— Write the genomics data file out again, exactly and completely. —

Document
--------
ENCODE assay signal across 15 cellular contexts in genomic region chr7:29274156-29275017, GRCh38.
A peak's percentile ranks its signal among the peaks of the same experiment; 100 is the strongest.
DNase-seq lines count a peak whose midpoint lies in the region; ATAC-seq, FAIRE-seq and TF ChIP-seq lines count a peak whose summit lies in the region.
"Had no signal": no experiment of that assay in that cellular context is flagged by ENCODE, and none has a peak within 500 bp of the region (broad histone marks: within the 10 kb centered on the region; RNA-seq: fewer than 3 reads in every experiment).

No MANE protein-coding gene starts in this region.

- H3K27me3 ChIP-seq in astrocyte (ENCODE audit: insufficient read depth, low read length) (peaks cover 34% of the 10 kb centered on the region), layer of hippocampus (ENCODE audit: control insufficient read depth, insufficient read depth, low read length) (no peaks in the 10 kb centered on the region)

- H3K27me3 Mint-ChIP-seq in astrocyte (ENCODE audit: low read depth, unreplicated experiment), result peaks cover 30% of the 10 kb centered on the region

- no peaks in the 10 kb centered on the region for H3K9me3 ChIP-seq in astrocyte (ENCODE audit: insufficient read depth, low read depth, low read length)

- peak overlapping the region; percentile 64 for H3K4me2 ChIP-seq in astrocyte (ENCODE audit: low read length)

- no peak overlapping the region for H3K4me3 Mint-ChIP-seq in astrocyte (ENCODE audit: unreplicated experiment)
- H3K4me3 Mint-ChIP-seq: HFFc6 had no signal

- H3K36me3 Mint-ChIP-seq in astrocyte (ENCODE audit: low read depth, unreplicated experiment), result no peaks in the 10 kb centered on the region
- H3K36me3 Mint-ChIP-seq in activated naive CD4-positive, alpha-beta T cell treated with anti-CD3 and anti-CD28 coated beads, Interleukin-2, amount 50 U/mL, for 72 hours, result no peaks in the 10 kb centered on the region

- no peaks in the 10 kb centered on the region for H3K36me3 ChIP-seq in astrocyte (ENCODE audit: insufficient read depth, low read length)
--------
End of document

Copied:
ENCODE assay signal across 15 cellular contexts in genomic region chr7:29274156-29275017, GRCh38.
A peak's percentile ranks its signal among the peaks of the same experiment; 100 is the strongest.
DNase-seq lines count a peak whose midpoint lies in the region; ATAC-seq, FAIRE-seq and TF ChIP-seq lines count a peak whose summit lies in the region.
"Had no signal": no experiment of that assay in that cellular context is flagged by ENCODE, and none has a peak within 500 bp of the region (broad histone marks: within the 10 kb centered on the region; RNA-seq: fewer than 3 reads in every experiment).

No MANE protein-coding gene starts in this region.

- H3K27me3 ChIP-seq in astrocyte (ENCODE audit: insufficient read depth, low read length) (peaks cover 34% of the 10 kb centered on the region), layer of hippocampus (ENCODE audit: control insufficient read depth, insufficient read depth, low read length) (no peaks in the 10 kb centered on the region)

- H3K27me3 Mint-ChIP-seq in astrocyte (ENCODE audit: low read depth, unreplicated experiment), result peaks cover 30% of the 10 kb centered on the region

- no peaks in the 10 kb centered on the region for H3K9me3 ChIP-seq in astrocyte (ENCODE audit: insufficient read depth, low read depth, low read length)

- peak overlapping the region; percentile 64 for H3K4me2 ChIP-seq in astrocyte (ENCODE audit: low read length)

- no peak overlapping the region for H3K4me3 Mint-ChIP-seq in astrocyte (ENCODE audit: unreplicated experiment)
- H3K4me3 Mint-ChIP-seq: HFFc6 had no signal

- H3K36me3 Mint-ChIP-seq in astrocyte (ENCODE audit: low read depth, unreplicated experiment), result no peaks in the 10 kb centered on the region
- H3K36me3 Mint-ChIP-seq in activated naive CD4-positive, alpha-beta T cell treated with anti-CD3 and anti-CD28 coated beads, Interleukin-2, amount 50 U/mL, for 72 hours, result no peaks in the 10 kb centered on the region

- no peaks in the 10 kb centered on the region for H3K36me3 ChIP-seq in astrocyte (ENCODE audit: insufficient read depth, low read length)